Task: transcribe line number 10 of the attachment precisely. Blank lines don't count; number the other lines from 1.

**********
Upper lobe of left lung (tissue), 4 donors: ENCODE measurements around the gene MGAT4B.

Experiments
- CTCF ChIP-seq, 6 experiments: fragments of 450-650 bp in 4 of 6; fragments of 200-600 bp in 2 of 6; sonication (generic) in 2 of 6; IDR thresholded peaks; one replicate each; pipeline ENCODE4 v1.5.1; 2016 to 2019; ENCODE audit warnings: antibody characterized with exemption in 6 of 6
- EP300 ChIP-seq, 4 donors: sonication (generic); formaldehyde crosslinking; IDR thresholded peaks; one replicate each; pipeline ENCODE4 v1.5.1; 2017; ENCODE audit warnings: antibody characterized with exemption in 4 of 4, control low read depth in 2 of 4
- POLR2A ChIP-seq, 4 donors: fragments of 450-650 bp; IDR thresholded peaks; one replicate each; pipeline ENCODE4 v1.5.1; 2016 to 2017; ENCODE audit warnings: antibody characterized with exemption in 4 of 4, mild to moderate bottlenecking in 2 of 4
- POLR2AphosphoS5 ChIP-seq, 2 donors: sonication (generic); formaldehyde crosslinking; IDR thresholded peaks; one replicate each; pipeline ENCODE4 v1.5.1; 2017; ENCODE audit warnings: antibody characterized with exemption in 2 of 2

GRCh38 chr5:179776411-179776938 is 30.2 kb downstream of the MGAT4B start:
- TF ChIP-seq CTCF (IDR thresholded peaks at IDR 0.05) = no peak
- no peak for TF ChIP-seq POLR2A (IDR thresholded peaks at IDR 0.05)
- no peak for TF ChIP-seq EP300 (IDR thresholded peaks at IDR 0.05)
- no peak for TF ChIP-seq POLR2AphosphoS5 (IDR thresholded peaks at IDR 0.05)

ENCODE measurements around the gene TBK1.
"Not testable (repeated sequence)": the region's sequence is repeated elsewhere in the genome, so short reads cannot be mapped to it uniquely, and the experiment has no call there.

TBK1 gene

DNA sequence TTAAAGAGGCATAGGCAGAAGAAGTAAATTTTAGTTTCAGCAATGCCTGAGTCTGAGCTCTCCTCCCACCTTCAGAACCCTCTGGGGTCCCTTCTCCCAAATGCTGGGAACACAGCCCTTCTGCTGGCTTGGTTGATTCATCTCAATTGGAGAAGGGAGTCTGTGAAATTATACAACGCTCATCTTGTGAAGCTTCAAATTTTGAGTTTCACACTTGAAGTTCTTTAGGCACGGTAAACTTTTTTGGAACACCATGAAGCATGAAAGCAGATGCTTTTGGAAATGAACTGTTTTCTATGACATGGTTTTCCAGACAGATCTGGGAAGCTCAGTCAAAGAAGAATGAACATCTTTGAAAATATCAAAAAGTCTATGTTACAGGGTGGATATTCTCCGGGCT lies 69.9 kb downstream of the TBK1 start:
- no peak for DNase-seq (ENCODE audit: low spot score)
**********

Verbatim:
- no peak for TF ChIP-seq EP300 (IDR thresholded peaks at IDR 0.05)